This controversy concerns the applicability of Marini v. Ireland , 56 N.J. 130 (1970); Reste Realty Corp. v. Cooper , 53 N.J. 444 (1969), and Academy Spires v. Jones , 108 N.J. Super. 395 (Law Div. 1970), to a multi-family dwelling in which tenant seeks an abatement in rent by reason of landlord's failure to supply services.
Landlord instituted a dispossess proceeding under N.J.S.A. 2A:18-53(b) for nonpayment of rent at the rate of $163.17, of which $156.17 is for the apartment and $7.00 for parking, for the months of December 1969 to March 1970, inclusive, plus a balance of $28.70 for the month of November 1969. Tenant deliberately withheld payment for three months because of alleged failure on the part of landlord to supply services, and denied that any additional rent was unpaid. I find as a fact that the rent for four months has not been paid, and that there is no balance due for November 1969.
Tenant asserts that the rental rate is $135 for the apartment, not $156.17. Landlord's position with relation thereto is that the $156.17 figure is the approved F.H.A.
rental for the five-room apartment in question, and I have no reason to question this fact. The evidence shows, however, that the agreement between tenant and landlord's superintendent was that the apartment would rent for $135 per month. The approved F.H.A. amount is merely the maximum permitted rental and the tenant is not bound thereby. 12 U.S.C.A. § 1747c.
Tenant did not move. However, I take judicial notice that there is a great shortage of housing accommodations in Essex County. Evidence Rule 9(1). Therefore, it would be unreasonable to require tenant to move as a prerequisite to abatement of rent. Marini, supra.
The apartment in question is on the ninth floor of a complex housing 400 tenants, with a large parking area.
Tenant's defenses fall into two categories: first, that landlord has failed to provide electric illumination in compliance with a Newark ordinance, for the parking lot, by reason of which the agreement for parking lot fee is illegal and unenforceable; and second, invoking Marini, supra , that landlord has failed, after notice, to supply essential services, rendering the premises uninhabitable, at least in part, entitling tenant to diminution in rent.
The first problem is determined easily. Factually, there is no evidence that landlord has failed to meet the standards set by section 7:424.6 of the Newark Building Code. Legally, the illegality specified affects only peripheral aspects of landlord's performance in supplying parking space. This is not a case where the agreement was made for the purpose of violating a statutory prohibition, as in Brooks v. Cooper , 50 N.J. Eq. 761 (E. & A. 1893). Nor is it a case where a housing code explicitly prohibited rental of premises in violation of the code, as in Brown v. Southall Realty Co. , 237 A.2d 834 (D.C. App. 1968), or where a zoning ordinance prohibited the use of the premises for which it was leased, as in Ober v. Metropolitan Life Ins. Co. , 157 Misc. 869, 284 N.Y.S. 966 (N.Y. City Ct. 1935); Becerra v. Hochberg , 193 Cal. App. 2d 431, 14 Cal. Rptr.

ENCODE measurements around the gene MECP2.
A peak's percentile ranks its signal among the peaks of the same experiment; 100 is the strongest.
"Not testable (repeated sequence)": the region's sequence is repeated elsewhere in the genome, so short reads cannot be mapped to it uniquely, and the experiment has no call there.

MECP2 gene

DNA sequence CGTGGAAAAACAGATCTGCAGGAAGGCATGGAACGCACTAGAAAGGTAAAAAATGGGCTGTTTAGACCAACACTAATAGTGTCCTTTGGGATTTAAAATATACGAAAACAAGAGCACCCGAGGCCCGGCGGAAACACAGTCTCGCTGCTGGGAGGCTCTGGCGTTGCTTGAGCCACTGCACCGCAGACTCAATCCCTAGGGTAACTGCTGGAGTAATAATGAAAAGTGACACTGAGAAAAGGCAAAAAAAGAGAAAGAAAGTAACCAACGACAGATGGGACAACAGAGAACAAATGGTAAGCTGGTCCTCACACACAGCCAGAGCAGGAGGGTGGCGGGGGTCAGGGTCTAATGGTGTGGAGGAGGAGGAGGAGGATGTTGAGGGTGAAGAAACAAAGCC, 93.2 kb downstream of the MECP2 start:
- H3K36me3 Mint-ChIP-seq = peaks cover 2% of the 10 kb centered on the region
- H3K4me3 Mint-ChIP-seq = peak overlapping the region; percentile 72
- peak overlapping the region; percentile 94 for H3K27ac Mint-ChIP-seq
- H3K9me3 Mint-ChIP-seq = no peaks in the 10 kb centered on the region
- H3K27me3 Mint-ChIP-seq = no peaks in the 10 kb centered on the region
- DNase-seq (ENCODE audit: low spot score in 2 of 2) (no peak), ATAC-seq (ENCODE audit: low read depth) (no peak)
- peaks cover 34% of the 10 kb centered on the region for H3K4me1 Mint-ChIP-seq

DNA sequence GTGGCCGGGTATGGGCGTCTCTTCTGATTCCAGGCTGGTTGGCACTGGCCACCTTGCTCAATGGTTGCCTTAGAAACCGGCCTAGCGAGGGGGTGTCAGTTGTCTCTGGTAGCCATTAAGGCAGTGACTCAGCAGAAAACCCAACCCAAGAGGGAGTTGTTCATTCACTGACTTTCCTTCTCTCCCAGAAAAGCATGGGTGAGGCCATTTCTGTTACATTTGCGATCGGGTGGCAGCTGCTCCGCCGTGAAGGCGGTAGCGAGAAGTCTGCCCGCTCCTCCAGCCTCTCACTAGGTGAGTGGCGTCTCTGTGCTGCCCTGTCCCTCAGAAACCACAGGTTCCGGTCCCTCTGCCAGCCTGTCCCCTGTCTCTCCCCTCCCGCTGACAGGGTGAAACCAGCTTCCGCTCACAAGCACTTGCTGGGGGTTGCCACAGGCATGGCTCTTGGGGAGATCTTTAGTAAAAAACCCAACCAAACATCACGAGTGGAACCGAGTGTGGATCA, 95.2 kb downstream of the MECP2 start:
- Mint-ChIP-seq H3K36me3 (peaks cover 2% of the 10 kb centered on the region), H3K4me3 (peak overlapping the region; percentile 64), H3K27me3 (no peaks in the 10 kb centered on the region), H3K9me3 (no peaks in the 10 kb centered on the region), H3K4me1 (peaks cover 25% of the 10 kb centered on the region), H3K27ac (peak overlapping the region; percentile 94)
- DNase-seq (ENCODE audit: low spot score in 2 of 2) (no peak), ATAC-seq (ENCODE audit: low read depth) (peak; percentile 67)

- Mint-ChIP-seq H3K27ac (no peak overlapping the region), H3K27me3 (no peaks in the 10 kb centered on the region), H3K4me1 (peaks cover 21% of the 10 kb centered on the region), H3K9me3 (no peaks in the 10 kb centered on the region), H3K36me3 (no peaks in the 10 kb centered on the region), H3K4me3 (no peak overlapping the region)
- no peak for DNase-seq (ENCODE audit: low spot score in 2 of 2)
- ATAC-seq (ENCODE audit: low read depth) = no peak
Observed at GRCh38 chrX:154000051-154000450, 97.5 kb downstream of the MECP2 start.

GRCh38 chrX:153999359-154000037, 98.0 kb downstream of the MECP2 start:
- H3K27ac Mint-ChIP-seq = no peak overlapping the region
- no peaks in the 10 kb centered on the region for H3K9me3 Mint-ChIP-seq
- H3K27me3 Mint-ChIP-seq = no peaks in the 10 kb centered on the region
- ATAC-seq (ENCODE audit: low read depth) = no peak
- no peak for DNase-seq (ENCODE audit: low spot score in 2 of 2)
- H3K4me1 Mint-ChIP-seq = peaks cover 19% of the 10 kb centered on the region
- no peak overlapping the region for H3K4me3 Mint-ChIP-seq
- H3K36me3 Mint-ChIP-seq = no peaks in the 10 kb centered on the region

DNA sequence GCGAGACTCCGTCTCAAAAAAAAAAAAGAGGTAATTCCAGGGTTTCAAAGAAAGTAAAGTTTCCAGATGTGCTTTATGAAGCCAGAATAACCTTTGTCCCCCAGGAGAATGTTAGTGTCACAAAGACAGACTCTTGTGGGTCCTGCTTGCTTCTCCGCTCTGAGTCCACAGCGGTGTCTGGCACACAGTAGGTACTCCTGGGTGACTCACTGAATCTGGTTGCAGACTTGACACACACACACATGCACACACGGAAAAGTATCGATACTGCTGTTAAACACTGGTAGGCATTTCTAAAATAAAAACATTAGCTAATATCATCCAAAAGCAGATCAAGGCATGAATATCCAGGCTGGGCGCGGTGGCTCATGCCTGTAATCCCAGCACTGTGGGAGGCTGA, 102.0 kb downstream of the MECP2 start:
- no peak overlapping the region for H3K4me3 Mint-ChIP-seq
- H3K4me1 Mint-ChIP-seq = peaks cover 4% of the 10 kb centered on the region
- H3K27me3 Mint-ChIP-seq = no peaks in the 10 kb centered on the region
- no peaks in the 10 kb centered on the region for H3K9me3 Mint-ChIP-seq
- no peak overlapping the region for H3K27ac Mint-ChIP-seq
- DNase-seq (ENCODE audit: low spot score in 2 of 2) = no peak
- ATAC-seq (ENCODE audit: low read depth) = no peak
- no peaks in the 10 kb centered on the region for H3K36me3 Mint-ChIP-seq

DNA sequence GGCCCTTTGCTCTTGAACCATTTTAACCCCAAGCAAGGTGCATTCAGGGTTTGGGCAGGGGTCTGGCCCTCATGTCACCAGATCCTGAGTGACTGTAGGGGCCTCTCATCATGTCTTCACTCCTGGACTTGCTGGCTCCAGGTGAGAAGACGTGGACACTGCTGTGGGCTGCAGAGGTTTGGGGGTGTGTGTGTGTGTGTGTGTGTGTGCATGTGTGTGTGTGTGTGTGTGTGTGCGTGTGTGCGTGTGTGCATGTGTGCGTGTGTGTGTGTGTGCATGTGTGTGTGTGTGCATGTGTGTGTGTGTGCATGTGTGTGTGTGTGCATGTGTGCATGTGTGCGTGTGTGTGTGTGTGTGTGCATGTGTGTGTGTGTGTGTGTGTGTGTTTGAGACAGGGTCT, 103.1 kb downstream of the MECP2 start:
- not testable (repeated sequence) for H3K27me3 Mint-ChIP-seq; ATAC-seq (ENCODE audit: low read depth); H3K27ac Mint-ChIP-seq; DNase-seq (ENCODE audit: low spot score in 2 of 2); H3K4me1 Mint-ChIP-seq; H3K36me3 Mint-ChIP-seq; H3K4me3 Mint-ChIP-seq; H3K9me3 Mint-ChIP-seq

101 (D. Ct. App. 1961), and Howell v. City of Hamburg Co. , 165 Cal. 172, 131 P. 130 (Sup. Ct. 1913). Nor is it a case where plaintiff could not recover because he was not licensed for the pursuit for which he sought compensation, as in George H. Weinrott & Co. v. Burlington Housing Corp. , 22 N.J. Super. 91, (Ch. Div. 1952). Rather, the facts are that tenant could and did use the parking area, despite the code violation, if any. Indeed, the precise area allotted to tenant was probably well lighted. A more appropriate analogy is Associated Realties Corp. v. Million Dollar Pier Operating Co. , 6 N.J. Super. 369 (App. Div. 1950), in which the lease required tenant to use the premises seven days a week in violation of a "Sunday" law, and it was held that the fact that tenant could operate the premises six days a week overcame the defense of illegality. Accord: Stern Holding Co. v. O'Connor , 119 N.J.L. 291 (Sup. Ct. 1938). The illegality here was slight; tenant had already gotten the benefit of the parking area, and denial of recovery would amount to forfeiture. In such case landlord should not be denied its price. Restatement, Contracts , § 600, at 1115 (1932). See Rutkowsky v. Bozza , 77 N.J.L. 724 (Sup. Ct. 1909); Fox v. Rogers , 171 Mass. 546, 50 N.E. 1041 (Sup. Jud. Ct. 1898); Phend v. Midwest Engineering & Equipment Co. , 93 Ind. App. 165, 177 N.E. 879 (App. Ct. 1931).
Whether Marini is authority for tenant's position is more troublesome. Marini involved a two-family house in which tenant rented an apartment by a written lease specifying that the premises be used for no purpose other than a dwelling. There was no specific covenant to repair. The toilet bowl in tenant's apartment leaked. Tenant gave repeated notice to landlord, who failed to repair. Thereupon tenant engaged a plumber, who made the repair at a cost of $85.72. The question was whether tenant could credit this expenditure against the rent in a dispossess proceeding. The trial court held that he could not; the Supreme Court reversed and sent the case back for trial. The Supreme Court ruled:
1. Tenant could raise the issue of diminution in amount of rent due by reason of landlord's failure to supply services in a dispossess proceeding.
2. A covenant that the premises "were habitable and fit for living" was implied because "indispensable to carry into effect the ...